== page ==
Swim: My wave, #7, started at 7:05. The water temperature was around 74 degrees–wetsuit legal is up to 78 degrees. I chose a sleeveless wetsuit fearing that I might overheat, but wanting any speed I could get. Most people did wear wetsuits, but some didn’t. It’s a beach start and my wave was a mix of men and women. I hung back a bit, conscious of some big guys who might knock me over. I ran in and started swimming. The swim was congested because it was two loops, with lots of people in the water at the same time. As usual, the turn buoys were the worst spot. The fresh and fairly clear water was nice. Approaching the beach exit at the end of the first lap was a slug fest with the sun right in your eyes. And trying to climb in and out of the water on rocks with no assistance sorta sucked. But, I threw myself back in for the second loop with feet that felt like they’d been all scratched up. I finally finished in around 48 minutes, one of the very slowest in my age group and moved quickly through transition (a rather long run on grass) to my bike.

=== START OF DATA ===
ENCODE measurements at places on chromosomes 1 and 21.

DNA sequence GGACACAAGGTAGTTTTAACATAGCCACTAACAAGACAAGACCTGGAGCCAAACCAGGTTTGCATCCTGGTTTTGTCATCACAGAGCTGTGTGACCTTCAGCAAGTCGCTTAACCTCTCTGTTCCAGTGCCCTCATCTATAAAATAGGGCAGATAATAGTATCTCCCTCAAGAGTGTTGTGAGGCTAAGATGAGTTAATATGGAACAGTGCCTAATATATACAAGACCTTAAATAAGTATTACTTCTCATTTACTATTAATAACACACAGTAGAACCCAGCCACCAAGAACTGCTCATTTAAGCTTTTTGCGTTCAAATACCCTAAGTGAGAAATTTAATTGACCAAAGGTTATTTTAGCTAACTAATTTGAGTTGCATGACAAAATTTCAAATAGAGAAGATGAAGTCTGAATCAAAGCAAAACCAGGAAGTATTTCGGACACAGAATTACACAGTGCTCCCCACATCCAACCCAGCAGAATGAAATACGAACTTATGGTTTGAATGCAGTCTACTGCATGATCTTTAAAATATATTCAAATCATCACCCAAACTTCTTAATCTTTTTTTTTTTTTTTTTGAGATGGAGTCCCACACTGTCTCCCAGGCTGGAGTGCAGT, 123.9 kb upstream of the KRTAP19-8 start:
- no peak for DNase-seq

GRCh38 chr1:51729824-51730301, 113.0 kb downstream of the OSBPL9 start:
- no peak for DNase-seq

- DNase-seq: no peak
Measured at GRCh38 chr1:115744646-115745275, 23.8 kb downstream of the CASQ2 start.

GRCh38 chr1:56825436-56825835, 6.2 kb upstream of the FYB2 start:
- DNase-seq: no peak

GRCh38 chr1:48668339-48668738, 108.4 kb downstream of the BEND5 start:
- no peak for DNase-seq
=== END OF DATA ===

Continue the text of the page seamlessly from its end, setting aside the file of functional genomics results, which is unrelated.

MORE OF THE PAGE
Bike: I’ve been told before that a bike course is flat (rarely true), but this course was truly PANCAKE FLAT. There were several 90 degree turns on this out-and-back with a 15 mile loop in the middle, but they didn’t impact my ability to build some speed. More concerning were the open roads. I had to maneuver through cars a couple of times and hesitated at controlled intersections. There were also a lot of bikes on the road on a rather narrow, shoulderless road, and some were aggressive competitors who didn’t like being passed by a woman, especially with 62 emblazoned on her calf. Water stations were an issue. I had read there would be 3 on the course, but I could only access 2 without going off course (duh-pre-race briefing info??). I carried extra water with the goal of effectively hydrating (cramps are a major issue for me), knowing that temps would be in the low 80’s, and that the course mostly was in the open sun. Surprisingly, I didn’t see a porta potty on the course anywhere. I know that I drink less water when I have to go, so that wasn’t a good thing. I was averaging over 20 mph due to the flat roads and light winds, but did hit a headwind coming back. I finished in 2:45 at an average speed of 19.7. Yay! PR!! (NOTE: I checked my Garmin and it indeed recorded a 19.7 average pace, but a distance of only 54 miles–2 miles short of the 70.3 bike leg distance of 56 miles.)